Chris Froome is living proof of the incredibility of cycling
British rider made what seemed impossible happen on stage 19 of Giro d’Italia
Chris Froome of Team Sky crossing the finish line to win the 19th stage of the Giro d’Italia. Photograph: EPA/Daniel Dal Zennaro
These are worrying times for the ever-believer. In terms of faith and fate. Not since the days of Coppi or Merckx has one rider torn up the general classification on a single stage of a Grand Tour like Chris Froome has just done, and for once it seems all of cycling is in agreement. (Insert curse word here.)
It’s not over yet, and the way this Giro d’Italia has been spinning maybe there is another turn before it reaches the streets of Rome on Sunday. Yet for now this race has Froome’s name written all over it, and both his supporters and detractors must be aware of the incredibility of all that. Neither can they have expected it.
Froome began Friday’s stage 19 in fourth position, three minutes and 22 seconds down on race leader Simon Yates. Defending Giro champion Tom Dumoulin was a close second, 28 seconds behind Yates – and then the impossible happened.
With his Team Sky at the front, Froome attacked up the Colle delle Finestre, a 18.5km climb which reaches 2,178m – the highest point in the Giro, and includes 9km of frequently dodgy dirt road.
There was still another 80km and two more climbs before the finish at Bardonecchia, and this was the sort of solo breakaway that usually ends in tears. For some of those watching it possibly still did.
Froome quickly opened a gap on Dumoulin, and even more so Yates, who was promptly dropped and still climbing the Finestre by the time Froome was down the other side. Sure he couldn’t keep going like this?
He looked effortless, except when narrowly avoiding a crashed motorbike on the ascent, and also when fending off two spectators, one dressed as a doctor, the other carrying a large inflatable inhaler.
Over the penultimate climb at Sestrière, Froome then completed one of the greatest acts of Alpine drama by winning the stage, his second of the race, taking the leader’s pink jersey for the first time in his career. At age 33, hardly breathing and unquestionably the ride of his life.
Back down the road Dumoulin was hanging on, eventually finishing fifth, 3:23 behind. With that Froome went in front on the general classification by 40 seconds over Dumoulin, now the only rider within four minutes.
Saturday’s Stage 20 has three stiff climbs, yet in this sort of form Froome will need to crash to lose those 40 seconds. A third consecutive Grand Tour, his sixth in total, his first Giro, is suddenly all his – and so too, it seems, fated to win four consecutive Grand Tours, a feat only achieved by Merckx.
Yet all that is presuming Froome even gets to start the Tour de France in July. The faster he rode up the Finestre, it seemed the more attention he brought to his still pending doping case going back to the presence of the anti-asthma drug salbutamol after stage 18th in the Vuelta a España last September, at twice the permitted amount.
That, by the way, is set at 1,000 ng/ml; Froome, give or take a bit for generalisation, had 2,000 ng/ml in his urine after stage 18. On the stage before and the stage after his levels were grand.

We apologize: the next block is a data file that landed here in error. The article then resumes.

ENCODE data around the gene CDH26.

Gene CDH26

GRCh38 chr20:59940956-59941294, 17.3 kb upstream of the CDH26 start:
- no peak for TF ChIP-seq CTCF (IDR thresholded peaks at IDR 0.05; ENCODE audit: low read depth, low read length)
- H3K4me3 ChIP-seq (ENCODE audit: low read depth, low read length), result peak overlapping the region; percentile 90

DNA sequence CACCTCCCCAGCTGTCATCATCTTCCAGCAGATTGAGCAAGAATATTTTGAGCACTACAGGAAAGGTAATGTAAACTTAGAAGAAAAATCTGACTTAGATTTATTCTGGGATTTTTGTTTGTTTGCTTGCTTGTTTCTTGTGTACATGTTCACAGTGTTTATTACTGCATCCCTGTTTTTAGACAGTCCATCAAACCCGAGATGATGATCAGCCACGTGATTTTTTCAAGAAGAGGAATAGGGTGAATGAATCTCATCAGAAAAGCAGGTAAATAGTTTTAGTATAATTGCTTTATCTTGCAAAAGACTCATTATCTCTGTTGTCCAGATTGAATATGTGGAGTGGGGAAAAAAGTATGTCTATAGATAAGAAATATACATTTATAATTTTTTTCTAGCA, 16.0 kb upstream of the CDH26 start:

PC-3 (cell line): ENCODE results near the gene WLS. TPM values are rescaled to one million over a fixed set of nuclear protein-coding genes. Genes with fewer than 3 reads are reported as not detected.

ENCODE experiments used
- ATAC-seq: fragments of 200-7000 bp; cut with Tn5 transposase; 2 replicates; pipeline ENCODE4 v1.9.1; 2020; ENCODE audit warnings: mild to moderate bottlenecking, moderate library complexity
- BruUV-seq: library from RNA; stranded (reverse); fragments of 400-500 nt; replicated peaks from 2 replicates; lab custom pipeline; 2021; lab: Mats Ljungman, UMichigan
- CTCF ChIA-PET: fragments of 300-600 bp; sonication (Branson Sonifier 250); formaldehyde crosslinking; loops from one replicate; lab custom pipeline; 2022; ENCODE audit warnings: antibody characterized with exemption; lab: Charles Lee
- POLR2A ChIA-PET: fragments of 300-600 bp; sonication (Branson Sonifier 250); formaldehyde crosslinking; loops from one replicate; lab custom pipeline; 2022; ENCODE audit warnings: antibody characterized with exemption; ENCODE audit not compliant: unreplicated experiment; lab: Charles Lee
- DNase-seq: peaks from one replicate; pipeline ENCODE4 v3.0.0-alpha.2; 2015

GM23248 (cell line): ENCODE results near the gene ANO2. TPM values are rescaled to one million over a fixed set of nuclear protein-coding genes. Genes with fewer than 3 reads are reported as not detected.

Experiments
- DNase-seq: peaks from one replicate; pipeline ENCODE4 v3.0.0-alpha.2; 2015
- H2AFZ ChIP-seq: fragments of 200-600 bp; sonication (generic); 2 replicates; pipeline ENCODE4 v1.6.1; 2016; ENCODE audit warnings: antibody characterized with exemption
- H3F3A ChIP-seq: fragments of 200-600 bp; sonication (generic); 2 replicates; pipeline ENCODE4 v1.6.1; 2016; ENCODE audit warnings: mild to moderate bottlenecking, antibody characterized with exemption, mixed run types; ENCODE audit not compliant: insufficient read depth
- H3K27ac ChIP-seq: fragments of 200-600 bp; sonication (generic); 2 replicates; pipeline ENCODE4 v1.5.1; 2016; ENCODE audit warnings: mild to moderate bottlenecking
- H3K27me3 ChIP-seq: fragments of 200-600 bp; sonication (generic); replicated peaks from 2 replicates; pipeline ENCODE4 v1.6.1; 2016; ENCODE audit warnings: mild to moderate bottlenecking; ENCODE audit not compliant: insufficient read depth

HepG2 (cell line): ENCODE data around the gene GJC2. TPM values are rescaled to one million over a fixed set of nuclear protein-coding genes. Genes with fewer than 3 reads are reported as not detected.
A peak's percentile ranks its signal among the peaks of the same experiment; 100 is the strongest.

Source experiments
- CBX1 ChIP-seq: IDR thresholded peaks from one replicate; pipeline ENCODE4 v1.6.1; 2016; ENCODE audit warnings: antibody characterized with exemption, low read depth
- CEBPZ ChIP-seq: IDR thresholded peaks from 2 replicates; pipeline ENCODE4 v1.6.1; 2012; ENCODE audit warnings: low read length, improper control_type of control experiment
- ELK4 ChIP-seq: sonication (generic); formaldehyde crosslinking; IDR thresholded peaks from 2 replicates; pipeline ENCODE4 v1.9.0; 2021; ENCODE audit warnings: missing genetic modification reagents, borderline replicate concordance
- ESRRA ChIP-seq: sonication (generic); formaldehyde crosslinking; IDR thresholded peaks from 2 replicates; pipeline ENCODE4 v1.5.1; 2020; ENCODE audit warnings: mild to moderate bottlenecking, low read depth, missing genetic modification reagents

There are various theories doing the rounds as to where this case will end up. According to L’Equipe, Sky’s lawyers are arguing that Froome’s kidneys malfunctioned during that stage 18 of the Vuelta, retaining all the salbutamol he had inhaled as part of his asthma medication, then releasing it all in one go.
You don’t need an Ivy League degree in biology to understand that kidneys don’t normally malfunction like that – especially not a professional cyclist riding for the self-proclaimed cleanest and best medicated team in the peloton.
Froome had reportedly agreed a €1.4 million appearance fee to ride the Giro, which may help explain why he didn’t drop out after suffering several setbacks in the opening week, including a crash before the opening time trial in Israel.
It may actually be in his and Sky’s best interest to drag out his case as long as possible, and even if he is eventually suspended, it will only begin at the time of the decision.
The problem is no one seems to know with any great certainty when that will be, including the director of the Tour de France Christian Prudhomme, who has described the delay in a decision as “grotesque”, and made it clear he did not want Froome riding the Tour de France with any incredibility hanging over it. This is not good for cycling, and again the Froome supporters and detractors must be aware of that.
“I’m still pinching myself...Chris Froome, what have you done?” asked Jonathan Edwards, who is anchoring Eurosport’s live coverage of the Giro, and doing a smart job of it. Edwards brought a calm and measured sense to his athletics commentary on BBC, and is now doing likewise with cycling.
Loss of faith
Watching him trying to make sense of Froome’s performance was a reminder of his own loss of faith as Edwards had always looked to God for strength when taking on the world’s best triple-jumpers and beating them – which he did most famously at the 1995 World Championships in Gothenburg when he three times improved the world record, pushing it out to 18.29 metres, which still stands.
And no one ever doubted this faith, especially not after Edwards withdrew from the 1991 World Championships in Tokyo because his event was scheduled for the Sabbath.
Yet not long after retiring, Edwards found himself taking a leap of faith in the other direction, and in 2007 declared himself a devout atheist.
Still, it seems cycling is living off its own incredibility, and stage 19 of the Giro d’Italia will go down as the perfect proof of that.